We believe this could be achieved in a relatively short time — to be included in Drupal 8.3 or Drupal 8.4 as experimental modules. To help make this happen, we are looking for organizations to help fund two dedicated code sprints. The existing contributors are doing an amazing job but dedicated in-person sprints would go a long way to make the plans actually happen. If you are willing to help fund this project, let me know! Looking to help with the implementation itself? The media team meets at 2pm UTC every Wednesday. I also recommend you follow @drupalmedia for updates.

I tried to make a list of all people and organizations to thank for their work on the media initiative but couldn't. The Drupal 8 initiative borrows heavily from years of hard work and learnings on media related modules from many people and organizations. In addition, there are many people actively working on various aspects of the Drupal 8 media initiative. Special thanks to everyone who has contributed now and in the past. Also thank you to Gábor Hojtsy, Alex Bronstein and Janez Urevc for their contributions to this blog post.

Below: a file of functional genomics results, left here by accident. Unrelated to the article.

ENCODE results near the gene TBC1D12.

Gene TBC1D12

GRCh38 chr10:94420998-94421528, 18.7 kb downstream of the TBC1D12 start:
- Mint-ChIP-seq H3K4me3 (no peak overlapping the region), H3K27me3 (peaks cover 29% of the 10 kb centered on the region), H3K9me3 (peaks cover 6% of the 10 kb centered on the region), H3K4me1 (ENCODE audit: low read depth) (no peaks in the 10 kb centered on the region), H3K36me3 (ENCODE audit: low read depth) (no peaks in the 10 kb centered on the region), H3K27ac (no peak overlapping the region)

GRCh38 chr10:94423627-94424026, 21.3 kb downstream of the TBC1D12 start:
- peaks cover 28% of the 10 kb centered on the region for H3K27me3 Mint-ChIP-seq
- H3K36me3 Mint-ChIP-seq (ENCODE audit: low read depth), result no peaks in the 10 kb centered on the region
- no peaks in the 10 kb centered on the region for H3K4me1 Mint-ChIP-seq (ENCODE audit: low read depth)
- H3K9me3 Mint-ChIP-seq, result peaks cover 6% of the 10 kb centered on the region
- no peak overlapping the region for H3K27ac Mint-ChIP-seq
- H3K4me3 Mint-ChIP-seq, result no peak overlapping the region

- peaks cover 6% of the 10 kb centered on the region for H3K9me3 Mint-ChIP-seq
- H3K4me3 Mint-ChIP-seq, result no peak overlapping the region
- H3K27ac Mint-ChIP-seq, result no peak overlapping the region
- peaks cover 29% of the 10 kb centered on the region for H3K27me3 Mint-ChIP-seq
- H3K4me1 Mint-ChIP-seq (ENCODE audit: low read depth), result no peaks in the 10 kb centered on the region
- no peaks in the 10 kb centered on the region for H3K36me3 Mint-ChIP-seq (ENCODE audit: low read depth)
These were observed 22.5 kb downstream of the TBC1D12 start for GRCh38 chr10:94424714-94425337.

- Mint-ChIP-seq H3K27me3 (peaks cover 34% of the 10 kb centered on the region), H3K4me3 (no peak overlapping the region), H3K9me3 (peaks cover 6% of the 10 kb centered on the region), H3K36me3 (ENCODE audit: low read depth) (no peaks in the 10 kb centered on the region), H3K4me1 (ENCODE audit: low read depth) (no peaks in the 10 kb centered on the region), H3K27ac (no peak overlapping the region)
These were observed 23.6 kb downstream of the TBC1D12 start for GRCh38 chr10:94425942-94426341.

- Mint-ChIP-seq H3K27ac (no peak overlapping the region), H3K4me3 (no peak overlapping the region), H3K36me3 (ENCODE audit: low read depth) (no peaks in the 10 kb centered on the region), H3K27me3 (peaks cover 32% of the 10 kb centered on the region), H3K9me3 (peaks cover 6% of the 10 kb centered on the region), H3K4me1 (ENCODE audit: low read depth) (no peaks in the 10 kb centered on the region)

November 07, 2016

The post Laravel: The only supported ciphers are AES-128-CBC and AES-256-CBC with the correct key lengths appeared first on ma.ttias.be.

I just started working on a new Laravel project (it's been a while), and this had me googling. For a second, I thought I had missing PHP extensions (like 'mcrypt') or other cryptographic configs I needed to tweak.

But sometimes a solution is so obvious, you miss it.

So I found myself hitting this error on a new Laravel project, without any configuration whatsoever. Just did the composer install and browsed to the app:

$ tail -f laravel.log
[2016-11-07 15:48:13] local.ERROR: exception 'RuntimeException' with message
  'The only supported ciphers are AES-128-CBC and AES-256-CBC with the correct
   key lengths.' in htdocs/bootstrap/cache/compiled.php:13261

Stack trace:
#0 htdocs/bootstrap/cache/compiled.php(7739): Illuminate\Encryption\Encrypter->__construct('xxxx...', 'AES-256-CBC')